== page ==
The server returns with Cam's change. She looks around the booth at all of us as she clears our plates. "You have a beautiful family," she says.
I shake my head. "Oh no, we're not--"
But she's already headed for the kitchen, the plates rattling in her arms.
I glance around the booth, trying to see what she saw. Two toddlers, two babies, two diaper bags, and a car seat between us. "God, can you imagine if all this was ours?"
Cam laughs aloud. "No! No, I cannot."
But in that moment I see the picture we make. Beside me, Lucy coos in her baby carrier. Owen's and Randall's mouths are stained with pizza sauce. Across form me, Cam bends to kiss Emory's cheek. In that moment I am inexplicably happy. Baby food in hair and all.
My Review:Four friends. Twenty years. One unexpected journey. Inseparable throughout college, Eva, Benedict, Sylvie, and Lucien graduate in 1997, into an exhilarating world on the brink of a new millennium. Hopelessly in love with playboy Lucien and eager to shrug off the socialist politics of her upbringing, Eva breaks away to work for a big bank. Benedict, a budding scientist who's pined for Eva for years, stays on to complete his PhD in physics, devoting his life to chasing particles as elusive as the object of his affection. Siblings Sylvie and Lucien, never much inclined toward mortgages or monogamy, pursue more bohemian existences-she as an aspiring artist and he as a club promoter and professional partyer. But as their twenties give way to their thirties, the group struggles to navigate their thwarted dreams. Scattered across Europe and no longer convinced they are truly the masters of their fates, the once close-knit friends find themselves filled with longing for their youth- and for one another. Broken hearts and broken careers draw the foursome together again, but in ways they never could have imagined.
A dazzling depiction of the highs and lows of adulthood, Invincible Summer is a story about finding the courage to carry on in the wake of disappointment, and a powerful testament to love and friendship as the constants in an ever-changing world.
What a bummer! It seems like I've had a lot of DNFs in June -- I've never had a reading slump before but this may be as close to one as I get. Unfortunately, this book reminded of Bright Stars but not as well done, not in any good way. This book follows four friends from University onward, telling little snippets of their lives every year for twenty years -- Obviously, I didn't read how this ended but the snippets I did read did not intrigue me. Benedict wants Eva, Eva wants Lucien . . . not the best situation in a group of four friends, especially when Lucien is also Eva's best friend's, Silvie's, brother and a drug dealer . . . I just found myself not giving a fig about any of these characters pretty quickly once I started the book. I kept putting this down, struggling with each chapter until I decided enough is enough.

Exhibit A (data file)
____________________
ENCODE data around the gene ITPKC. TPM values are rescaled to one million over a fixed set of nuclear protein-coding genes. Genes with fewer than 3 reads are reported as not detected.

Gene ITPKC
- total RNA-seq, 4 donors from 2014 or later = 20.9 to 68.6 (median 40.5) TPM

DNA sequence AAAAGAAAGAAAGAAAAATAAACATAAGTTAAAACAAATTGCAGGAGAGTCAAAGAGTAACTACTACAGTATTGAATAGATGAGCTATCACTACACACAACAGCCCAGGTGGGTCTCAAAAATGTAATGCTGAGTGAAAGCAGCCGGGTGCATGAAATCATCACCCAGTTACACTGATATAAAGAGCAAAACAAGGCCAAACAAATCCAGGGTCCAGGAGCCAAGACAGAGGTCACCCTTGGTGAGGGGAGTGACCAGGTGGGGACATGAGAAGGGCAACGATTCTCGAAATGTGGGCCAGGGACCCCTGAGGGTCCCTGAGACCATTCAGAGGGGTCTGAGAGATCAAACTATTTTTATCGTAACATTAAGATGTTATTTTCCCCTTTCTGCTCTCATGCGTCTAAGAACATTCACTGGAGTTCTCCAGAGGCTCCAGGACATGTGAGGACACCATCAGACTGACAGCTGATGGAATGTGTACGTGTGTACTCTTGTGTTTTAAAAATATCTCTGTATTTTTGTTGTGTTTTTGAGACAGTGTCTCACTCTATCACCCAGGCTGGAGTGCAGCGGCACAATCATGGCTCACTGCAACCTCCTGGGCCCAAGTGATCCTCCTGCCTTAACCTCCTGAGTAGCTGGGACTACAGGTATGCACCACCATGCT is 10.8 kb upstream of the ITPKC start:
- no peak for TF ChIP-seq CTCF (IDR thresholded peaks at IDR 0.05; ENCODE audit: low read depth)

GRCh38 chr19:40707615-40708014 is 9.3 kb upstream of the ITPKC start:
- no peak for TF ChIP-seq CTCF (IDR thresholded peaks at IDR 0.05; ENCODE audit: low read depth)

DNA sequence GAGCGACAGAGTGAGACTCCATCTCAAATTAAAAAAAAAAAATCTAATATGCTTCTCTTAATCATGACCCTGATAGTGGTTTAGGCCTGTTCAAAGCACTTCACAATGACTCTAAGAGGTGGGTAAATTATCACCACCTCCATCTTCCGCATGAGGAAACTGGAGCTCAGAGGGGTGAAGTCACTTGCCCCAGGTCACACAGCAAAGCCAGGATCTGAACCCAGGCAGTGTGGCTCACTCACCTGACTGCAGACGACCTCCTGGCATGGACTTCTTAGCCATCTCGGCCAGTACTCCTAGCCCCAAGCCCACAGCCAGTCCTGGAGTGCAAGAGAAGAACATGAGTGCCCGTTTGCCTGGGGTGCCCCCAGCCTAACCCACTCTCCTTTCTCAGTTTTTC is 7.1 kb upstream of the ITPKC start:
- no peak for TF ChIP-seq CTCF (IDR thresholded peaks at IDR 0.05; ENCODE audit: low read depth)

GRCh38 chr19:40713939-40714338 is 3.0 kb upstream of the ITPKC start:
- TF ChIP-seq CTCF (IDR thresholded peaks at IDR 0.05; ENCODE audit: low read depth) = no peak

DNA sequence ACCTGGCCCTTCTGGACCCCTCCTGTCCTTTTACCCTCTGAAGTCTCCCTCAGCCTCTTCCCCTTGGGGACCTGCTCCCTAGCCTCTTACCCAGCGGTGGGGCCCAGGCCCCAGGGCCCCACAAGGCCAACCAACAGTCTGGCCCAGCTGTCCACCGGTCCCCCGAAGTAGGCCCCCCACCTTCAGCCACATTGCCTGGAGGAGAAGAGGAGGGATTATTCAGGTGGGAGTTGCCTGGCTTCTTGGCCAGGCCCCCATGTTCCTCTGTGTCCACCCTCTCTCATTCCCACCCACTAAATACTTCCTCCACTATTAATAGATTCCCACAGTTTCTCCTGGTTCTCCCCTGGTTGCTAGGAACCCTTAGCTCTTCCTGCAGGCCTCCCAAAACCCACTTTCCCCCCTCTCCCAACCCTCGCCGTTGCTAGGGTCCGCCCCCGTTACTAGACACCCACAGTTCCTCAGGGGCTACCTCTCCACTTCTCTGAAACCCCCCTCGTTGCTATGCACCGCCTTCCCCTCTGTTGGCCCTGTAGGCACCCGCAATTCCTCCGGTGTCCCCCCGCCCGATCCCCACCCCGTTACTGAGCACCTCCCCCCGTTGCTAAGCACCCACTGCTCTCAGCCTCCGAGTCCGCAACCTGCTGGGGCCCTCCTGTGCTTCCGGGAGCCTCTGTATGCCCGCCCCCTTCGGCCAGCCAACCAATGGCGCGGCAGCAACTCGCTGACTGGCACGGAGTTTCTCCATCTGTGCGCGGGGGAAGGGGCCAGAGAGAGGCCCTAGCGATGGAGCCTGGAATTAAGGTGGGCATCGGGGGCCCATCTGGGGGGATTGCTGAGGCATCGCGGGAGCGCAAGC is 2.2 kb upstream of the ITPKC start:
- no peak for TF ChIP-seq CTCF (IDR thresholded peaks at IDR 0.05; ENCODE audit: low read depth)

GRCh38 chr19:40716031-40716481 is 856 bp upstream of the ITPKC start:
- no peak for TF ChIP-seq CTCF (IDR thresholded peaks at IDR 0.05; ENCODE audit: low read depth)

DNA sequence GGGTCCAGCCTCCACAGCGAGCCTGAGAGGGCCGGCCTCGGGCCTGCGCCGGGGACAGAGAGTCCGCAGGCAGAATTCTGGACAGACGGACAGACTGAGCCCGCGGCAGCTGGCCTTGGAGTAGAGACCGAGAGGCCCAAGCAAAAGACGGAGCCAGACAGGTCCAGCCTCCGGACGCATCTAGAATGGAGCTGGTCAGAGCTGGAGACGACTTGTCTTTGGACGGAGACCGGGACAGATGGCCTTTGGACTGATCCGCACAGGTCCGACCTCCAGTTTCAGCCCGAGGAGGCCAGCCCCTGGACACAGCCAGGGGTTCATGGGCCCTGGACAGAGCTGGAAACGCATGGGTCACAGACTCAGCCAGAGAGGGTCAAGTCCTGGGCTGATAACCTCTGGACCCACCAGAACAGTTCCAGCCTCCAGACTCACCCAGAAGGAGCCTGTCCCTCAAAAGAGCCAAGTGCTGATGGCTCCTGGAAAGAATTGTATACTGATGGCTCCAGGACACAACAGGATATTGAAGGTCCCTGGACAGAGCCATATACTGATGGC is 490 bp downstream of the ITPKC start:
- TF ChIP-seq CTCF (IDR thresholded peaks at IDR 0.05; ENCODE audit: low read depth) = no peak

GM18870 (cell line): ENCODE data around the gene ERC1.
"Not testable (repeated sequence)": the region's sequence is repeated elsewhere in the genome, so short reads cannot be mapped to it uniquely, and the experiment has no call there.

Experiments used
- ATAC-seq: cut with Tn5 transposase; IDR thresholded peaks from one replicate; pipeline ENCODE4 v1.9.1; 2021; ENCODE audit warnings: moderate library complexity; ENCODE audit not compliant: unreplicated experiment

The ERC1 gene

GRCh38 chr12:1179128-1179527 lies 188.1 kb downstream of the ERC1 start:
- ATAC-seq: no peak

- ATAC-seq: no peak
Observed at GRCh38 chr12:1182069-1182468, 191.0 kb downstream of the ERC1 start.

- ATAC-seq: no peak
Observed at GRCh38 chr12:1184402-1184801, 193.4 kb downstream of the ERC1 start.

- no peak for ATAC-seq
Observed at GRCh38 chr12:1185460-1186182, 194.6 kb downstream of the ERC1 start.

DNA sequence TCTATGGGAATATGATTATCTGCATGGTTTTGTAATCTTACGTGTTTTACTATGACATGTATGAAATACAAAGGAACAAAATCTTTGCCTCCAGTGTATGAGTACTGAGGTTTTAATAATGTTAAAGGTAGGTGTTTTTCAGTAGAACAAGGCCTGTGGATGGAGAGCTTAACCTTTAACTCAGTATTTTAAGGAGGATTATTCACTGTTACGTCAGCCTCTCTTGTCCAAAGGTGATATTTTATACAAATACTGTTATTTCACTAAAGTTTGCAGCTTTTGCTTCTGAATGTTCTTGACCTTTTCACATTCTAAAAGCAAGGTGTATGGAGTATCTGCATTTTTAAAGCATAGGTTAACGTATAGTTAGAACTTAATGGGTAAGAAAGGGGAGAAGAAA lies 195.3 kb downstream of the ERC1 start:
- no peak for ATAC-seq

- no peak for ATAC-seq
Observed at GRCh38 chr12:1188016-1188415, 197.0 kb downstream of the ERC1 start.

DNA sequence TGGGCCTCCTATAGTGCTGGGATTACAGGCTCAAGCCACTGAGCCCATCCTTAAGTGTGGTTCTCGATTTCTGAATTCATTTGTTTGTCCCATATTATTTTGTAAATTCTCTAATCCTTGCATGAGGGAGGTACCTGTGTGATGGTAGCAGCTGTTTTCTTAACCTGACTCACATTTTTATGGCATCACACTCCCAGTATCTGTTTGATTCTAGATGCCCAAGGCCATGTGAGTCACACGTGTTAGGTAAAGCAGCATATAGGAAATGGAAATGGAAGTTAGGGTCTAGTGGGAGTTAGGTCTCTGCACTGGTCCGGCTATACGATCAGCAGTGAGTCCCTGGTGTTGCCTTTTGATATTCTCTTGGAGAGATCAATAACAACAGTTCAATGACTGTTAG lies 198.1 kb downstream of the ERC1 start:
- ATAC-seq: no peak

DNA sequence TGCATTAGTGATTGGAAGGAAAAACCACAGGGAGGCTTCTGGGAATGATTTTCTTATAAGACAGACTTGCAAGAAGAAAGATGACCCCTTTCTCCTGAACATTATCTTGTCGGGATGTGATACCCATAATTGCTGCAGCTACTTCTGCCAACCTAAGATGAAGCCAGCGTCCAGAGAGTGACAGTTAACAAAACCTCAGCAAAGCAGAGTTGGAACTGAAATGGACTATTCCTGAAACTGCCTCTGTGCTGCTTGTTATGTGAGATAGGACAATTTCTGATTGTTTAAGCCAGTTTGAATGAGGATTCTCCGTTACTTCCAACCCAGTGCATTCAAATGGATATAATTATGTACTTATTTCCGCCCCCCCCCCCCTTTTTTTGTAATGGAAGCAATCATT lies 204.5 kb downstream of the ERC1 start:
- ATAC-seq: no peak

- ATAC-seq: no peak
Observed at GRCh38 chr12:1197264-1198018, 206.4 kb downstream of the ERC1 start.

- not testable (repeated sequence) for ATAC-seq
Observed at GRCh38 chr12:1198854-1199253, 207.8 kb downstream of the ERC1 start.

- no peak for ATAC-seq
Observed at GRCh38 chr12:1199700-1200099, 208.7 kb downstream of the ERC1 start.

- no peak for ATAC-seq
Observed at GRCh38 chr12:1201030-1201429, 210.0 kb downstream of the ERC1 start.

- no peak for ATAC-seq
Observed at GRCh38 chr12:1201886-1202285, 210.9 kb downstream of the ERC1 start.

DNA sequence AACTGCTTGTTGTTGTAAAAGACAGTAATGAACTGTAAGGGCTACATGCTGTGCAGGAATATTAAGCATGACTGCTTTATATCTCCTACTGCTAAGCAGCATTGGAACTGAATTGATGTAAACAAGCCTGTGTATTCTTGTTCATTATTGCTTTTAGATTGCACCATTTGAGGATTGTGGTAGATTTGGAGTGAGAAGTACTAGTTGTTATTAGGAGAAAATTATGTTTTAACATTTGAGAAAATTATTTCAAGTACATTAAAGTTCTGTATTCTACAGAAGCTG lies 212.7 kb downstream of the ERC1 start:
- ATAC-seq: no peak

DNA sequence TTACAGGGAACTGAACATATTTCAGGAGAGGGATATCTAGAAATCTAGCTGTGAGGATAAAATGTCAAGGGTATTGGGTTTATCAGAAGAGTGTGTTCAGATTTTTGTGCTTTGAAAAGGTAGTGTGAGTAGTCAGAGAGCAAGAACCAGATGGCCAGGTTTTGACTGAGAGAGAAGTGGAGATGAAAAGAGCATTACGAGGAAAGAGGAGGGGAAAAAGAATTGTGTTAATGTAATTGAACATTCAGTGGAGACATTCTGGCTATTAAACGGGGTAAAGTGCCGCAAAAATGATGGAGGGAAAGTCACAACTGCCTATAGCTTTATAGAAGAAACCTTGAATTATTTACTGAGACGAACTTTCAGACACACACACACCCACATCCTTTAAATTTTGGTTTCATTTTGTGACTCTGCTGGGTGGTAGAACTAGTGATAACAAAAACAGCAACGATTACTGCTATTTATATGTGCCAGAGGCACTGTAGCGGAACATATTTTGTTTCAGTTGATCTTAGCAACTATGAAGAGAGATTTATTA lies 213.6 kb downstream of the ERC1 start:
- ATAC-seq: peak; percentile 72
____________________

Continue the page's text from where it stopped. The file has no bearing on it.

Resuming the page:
She didn't have her camera with her--it had already been packed up with the rest of her things--so instead she tried to snatch the scene out of the air and etch it onto memory: Lucien, eyes darkly gleaming, Sylvia, hair flaming like a radioactive halo in the sunlight, and next to them Benedict, silhouetted against clear blue sky, turning towards her now and catching her looking at him and breaking into this broad lopsided smile. Hold it right there, she thought. Everything's about to change, but just let me keep this moment.Well I didn't have much luck with these summer releases with the word "summer" in the title but maybe you'll have better luck with them! One Paris Summer and Mystic Summer were released earlier in the month on June 7, 2016, while Invincible Summer comes out next week on June 28, 2016.